Some time ago I posted an article on my liking for random walks, in which I outlined an insanely complicated method to get to places you weren’t planning to see. Recently I found another way to go to randomly explore the world, without getting up from my chair.
A few days ago, as I was preparing to leave for Prague, I tried to find some information on the city’s railway station. I can’t remember why, I have been to so many places (at least virtually) since then. I happened on a page with a 360 degree spherical picture of Fantova kavárna or Fanta’s Café, originally the main hall of the station as it was built in 1871 by the architect Josef Fanta. The picture was on a website called 360cities.net which, I have discovered, is a wonderful tool for random travelling.
I soon ended up in other places in Prague, my favourites I think being the Bethlehem Chapel, a medieval crane and the wonderful Strahov library, where the picture is so detailed that I am quite confident that I will one day spot a bookworm about to take a bite out of one of the ancient volumes.
I have found it very difficult to stop travelling on 360 cities and have discovered a lot of places I had never heard of. My suggestion is to start from a city you went to a long time ago or one which you have always dreamed of visiting. Take your time with the pictures, look around and up and also down (count the cigarette butts or see if someone’s dropped a coin) and when you have finished go somewhere else in the vicinity by clicking on one of the white arrows you will see. There may be other photos in the vicinity which aren’t linked, though. For example, I spent a long time on the square outside the Hermitage Museum in St. Petersburg without finding an arrow which would take me in, so I had to search for the museum to find pictures of the interior.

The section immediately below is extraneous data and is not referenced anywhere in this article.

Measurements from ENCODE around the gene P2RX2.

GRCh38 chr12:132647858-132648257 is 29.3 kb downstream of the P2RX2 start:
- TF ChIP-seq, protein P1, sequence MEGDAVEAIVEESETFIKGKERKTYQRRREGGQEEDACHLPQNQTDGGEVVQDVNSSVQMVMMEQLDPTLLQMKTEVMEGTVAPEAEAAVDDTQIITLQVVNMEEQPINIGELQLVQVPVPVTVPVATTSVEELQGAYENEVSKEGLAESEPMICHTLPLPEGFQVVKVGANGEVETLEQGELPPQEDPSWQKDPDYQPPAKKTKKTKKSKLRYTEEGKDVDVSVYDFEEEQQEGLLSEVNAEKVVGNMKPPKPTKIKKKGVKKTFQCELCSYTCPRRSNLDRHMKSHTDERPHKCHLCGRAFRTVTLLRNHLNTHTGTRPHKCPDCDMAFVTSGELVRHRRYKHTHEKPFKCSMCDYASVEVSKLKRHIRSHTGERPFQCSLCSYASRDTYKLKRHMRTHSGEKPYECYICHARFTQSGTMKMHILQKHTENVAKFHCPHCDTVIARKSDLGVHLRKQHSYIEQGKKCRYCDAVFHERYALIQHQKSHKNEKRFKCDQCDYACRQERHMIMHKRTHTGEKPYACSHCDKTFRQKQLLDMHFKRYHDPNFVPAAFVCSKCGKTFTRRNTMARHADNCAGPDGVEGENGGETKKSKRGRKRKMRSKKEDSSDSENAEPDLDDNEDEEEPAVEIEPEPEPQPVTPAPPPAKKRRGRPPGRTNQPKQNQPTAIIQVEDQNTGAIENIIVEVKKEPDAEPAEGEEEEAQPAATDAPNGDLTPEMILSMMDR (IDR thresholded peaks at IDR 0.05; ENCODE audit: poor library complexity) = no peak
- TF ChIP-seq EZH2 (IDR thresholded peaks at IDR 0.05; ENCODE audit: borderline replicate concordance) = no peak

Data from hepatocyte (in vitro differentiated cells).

When you have seen enough of a place and if, like me, you like random travelling and walking, click on the green globe icon you’ll see among the white arrows which will take you somewhere “far far away” and start looking around the new place it lands you at.
Here are a few of the places and situations I wasn’t looking for but ended up looking up and liking:
A lovely tree in France,
Casa de los Azulejos – Mexico City
Monterosso in the Cinque Terre – Italy
A dog watching a goose cooking somewhere in Germany
A bay with fishing boats in Vietnam
The night sky in Chilean Patagonia
The forest of ten thousand peaks, Guizhou, China
Someone’s greenhouse in Texas
A storm brewing over the Himalayas in Nepal
Something entitled “Hotel Ship Wreck Dance Hall” in Szeged, Hungary – (not quite sure what happened here)
Coral reef fish in New Caledonia